>>> there often *is* a genuine orginal sound to be heard in a venue and into
>>> which the musicians judge what they perform.
>>>> However the vast majority of people who produce, buy and consume music
>>>> are not audiophiles and they do not care about fidelity of their
>>>> listening experience.
>>> I agree. That why, for example, I didn't bother to try analysing any
>>> 128kbps mp3 files. Although admittedly, another reason is that I don't
>>> have
>>> any. 8-]
>>> More below...
>>>> This 2008 Wired article fleshes out the story
>>>> my favourite quote. "Bands, producers and record labels have always
>>>> wanted to make loud records, for radio play and jukeboxes.
>>> That did leave out the small but key word "some". And the title in the URL
>>> you give is perhaps of interest here. :-)
>>> TBH I don't think that when, say, Mark Elder conducts the Halle he wants
>>> the end result to follow the recipy you quote.
>>> But yes, I've seen that 'justification' trotted out many times. And as a
>>> long-term AES member, seen it argued about. However the key point to note
>>> is that it states a belief system on the part of those who believe it.
>>> In some cases they may be judging their audience well. (Indeed, I suspect
>>> many people have never even heard really well mastered and reproduced
>>> music. So may have no idea what is possible.) But even allowing for that,
>>> the believers have dodged putting their faith to a simple critical test.
>>> This is to symultaenously release a clipped and massively level compressed
>>> version in parallel with releasing a less processed version. Then tell the
>>> potential customers about it, and let them choose which they prefer, given
>>> the ability to hear both first.
>>> However the 'wizards' who get paid to compress and clip generally don't do
>>> this. They just rely on the mantra that 'louder sells more'.
>>> All that said, the main point of the health check is to spot digital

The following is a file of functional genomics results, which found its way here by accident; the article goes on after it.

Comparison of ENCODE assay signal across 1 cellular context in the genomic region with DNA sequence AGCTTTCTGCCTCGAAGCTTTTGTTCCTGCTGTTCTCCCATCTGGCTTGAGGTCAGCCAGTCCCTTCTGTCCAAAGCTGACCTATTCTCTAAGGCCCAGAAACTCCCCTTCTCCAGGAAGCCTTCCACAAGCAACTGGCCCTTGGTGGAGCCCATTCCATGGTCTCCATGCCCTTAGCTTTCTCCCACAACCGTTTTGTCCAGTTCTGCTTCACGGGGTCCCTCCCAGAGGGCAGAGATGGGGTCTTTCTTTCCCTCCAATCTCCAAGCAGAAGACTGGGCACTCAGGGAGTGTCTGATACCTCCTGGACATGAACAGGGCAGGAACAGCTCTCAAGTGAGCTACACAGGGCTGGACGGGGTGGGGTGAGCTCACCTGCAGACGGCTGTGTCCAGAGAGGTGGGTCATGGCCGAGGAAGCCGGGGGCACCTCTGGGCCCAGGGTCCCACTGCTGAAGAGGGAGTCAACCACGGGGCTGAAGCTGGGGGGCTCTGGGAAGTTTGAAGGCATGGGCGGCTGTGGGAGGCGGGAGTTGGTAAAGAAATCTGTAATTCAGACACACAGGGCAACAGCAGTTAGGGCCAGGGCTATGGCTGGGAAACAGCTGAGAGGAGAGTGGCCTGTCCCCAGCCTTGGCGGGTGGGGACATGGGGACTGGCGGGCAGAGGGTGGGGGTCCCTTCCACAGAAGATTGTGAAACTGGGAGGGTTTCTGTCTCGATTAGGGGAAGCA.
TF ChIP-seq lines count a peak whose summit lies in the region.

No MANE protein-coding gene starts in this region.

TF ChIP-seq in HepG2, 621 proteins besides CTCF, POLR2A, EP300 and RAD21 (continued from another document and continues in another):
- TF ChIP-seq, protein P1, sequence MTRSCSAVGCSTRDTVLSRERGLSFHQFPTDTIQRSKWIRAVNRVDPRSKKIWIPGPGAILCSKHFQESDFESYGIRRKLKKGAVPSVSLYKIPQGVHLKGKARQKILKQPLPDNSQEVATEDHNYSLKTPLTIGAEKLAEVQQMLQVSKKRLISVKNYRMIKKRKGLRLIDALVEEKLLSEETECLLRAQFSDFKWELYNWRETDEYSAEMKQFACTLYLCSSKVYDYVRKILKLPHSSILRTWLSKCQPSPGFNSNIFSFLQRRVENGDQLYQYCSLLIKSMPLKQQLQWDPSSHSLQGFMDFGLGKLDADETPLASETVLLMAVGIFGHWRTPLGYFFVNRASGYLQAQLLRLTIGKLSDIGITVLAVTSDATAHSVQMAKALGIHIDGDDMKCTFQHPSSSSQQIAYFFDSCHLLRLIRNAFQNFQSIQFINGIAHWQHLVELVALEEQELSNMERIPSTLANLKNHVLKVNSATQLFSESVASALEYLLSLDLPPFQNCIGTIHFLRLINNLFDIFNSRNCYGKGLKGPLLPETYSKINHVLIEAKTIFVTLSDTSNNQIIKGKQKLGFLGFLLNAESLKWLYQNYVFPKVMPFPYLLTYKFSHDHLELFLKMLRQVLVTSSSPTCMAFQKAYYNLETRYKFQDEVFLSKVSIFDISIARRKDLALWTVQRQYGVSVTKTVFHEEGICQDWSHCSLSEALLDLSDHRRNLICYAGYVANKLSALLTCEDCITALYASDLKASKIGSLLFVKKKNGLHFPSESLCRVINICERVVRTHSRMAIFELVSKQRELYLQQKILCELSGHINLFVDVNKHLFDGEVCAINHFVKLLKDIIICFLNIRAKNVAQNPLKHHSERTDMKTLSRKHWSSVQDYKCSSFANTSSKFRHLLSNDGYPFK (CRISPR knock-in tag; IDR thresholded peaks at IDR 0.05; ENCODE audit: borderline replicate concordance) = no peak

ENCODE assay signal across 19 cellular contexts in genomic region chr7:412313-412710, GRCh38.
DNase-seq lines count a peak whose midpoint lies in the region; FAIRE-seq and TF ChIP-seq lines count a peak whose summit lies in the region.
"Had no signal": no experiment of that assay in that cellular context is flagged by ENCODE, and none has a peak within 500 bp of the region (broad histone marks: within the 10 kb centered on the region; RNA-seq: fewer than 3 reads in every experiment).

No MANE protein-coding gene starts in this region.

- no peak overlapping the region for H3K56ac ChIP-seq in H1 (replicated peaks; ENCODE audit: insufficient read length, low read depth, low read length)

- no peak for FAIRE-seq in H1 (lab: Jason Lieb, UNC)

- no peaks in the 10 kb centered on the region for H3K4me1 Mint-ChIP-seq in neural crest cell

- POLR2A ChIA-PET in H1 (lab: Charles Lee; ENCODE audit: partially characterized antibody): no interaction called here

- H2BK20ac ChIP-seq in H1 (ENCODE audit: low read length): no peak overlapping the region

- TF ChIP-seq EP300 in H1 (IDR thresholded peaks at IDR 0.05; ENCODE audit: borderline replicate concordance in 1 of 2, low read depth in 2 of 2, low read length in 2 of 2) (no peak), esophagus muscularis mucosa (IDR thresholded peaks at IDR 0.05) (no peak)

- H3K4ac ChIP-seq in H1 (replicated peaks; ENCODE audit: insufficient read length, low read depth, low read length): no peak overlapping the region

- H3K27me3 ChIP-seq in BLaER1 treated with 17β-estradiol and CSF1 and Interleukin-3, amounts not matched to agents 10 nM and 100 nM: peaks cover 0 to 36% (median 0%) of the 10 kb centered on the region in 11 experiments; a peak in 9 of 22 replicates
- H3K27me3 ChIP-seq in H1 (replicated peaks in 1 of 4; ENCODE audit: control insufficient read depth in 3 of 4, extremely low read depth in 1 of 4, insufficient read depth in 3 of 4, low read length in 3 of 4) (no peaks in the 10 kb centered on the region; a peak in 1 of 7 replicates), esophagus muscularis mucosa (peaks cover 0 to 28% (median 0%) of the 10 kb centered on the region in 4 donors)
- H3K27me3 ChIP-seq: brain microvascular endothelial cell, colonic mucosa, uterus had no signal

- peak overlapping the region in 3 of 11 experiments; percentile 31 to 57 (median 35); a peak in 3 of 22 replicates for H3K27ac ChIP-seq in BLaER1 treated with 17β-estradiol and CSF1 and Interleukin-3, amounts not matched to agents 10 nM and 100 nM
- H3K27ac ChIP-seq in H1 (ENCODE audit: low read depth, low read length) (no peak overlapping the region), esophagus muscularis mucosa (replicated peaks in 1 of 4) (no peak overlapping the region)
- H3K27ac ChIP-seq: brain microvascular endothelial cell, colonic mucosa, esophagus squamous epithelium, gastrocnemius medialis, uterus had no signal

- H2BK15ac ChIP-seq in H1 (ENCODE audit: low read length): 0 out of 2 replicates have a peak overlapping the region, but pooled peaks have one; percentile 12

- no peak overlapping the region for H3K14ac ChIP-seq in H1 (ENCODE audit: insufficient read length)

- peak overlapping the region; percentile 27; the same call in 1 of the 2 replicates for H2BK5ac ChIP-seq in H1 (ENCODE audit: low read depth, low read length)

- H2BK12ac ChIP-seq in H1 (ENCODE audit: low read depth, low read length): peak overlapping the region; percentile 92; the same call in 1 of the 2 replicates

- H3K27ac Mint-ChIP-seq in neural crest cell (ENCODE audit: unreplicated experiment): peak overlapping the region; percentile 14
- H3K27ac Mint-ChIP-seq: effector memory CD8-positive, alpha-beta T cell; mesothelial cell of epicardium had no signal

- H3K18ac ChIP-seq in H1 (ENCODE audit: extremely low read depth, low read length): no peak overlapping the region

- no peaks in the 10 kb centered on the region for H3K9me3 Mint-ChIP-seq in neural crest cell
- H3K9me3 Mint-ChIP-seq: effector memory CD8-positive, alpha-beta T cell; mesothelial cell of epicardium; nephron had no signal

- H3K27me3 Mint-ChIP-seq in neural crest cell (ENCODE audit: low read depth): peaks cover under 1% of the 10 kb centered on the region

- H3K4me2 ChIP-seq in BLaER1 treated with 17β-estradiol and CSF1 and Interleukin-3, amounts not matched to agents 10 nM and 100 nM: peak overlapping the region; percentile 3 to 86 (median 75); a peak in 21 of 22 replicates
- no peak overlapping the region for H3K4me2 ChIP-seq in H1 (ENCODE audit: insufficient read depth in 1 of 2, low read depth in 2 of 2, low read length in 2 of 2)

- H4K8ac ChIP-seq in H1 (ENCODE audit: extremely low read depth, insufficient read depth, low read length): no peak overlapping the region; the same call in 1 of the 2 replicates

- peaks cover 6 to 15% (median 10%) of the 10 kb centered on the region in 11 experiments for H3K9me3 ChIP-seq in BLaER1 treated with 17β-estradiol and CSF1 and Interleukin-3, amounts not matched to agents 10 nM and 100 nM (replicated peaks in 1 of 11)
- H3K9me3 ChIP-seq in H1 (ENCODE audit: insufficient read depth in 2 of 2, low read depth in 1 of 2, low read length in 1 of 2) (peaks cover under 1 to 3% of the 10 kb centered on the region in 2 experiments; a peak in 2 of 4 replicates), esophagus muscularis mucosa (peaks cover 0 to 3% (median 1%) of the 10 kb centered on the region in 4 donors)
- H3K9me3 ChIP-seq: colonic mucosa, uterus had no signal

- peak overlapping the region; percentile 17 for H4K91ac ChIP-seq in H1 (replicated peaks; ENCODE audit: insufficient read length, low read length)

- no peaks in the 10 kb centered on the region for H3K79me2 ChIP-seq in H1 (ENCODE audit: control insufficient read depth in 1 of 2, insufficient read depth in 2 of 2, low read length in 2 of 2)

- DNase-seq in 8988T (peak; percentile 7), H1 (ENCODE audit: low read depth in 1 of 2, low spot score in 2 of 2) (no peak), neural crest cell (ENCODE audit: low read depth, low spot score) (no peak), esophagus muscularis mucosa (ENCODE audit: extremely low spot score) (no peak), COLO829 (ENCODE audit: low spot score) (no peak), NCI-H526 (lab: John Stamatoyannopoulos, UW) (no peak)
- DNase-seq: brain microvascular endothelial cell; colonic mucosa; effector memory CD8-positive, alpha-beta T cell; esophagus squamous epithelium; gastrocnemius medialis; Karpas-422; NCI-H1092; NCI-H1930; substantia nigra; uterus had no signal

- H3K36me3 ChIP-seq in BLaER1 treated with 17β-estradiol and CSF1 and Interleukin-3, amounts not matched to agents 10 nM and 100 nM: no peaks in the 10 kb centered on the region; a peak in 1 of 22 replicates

>>> recording/processing errors and faults. Not just clipping or level
>>> compression. If you prefer the results, that's a personal choice you're
>>> entitled to make once you are fully informed. However to really decide
>>> you'd need to listen to an *unaffected* version for comparison. if you
>>> haven't heard that you can't know if you wouldn't prefer it.
>>> TBH I doubt in most cases those producing the CD had any idea at the time
>>> that they'd used undithered integer gain changes, etc, and caused the
>>> effects shown. Chances are they just moved a gain slider to change the
>>> level without knowing that happened. Indeed, you can find an example on my
>>> webpage where the first issue of a CD shows problems, and a later
>>> re-masting doesn't. If they'd *wanted* the flaws they'd have repeated
>>> them.
>>> Jim
>>> [1] BTW Anyone who likes Joni Mitchell might also wish to be aware of the
>>> misuse of 'HDCD' on some of her CDs, making them sound worse than the
>>> equivalent LP or earlier plain CD versions. Again, apparently applied by
>> Jim
>> This is all, as you say, totally OT for this list but does illustrate a
>> number of things. As you say it is as much about belief systems as anything
>> else.  Probably the same people who argued back in the day that an amplifier
>> was a "straight wire with gain" are now arguing that no human being can hear
>> the difference between mp3s and uncompressed digital files.  I have given up
>> trying to debate with these believers. You will know all this.
>> On "Loudness" this is from Stereophile
>> Michael Fremer also has a lot to say on the subject of mastering etc., find
>> him on Analogplanet and in Stereophile.
>> He is of course very much a vinyl advocate.
>> I'm sure you know all this.
>> Mike
>> _______________________________________________
>> get_iplayer mailing list
>> get_iplayer at

More information about the get_iplayer mailing list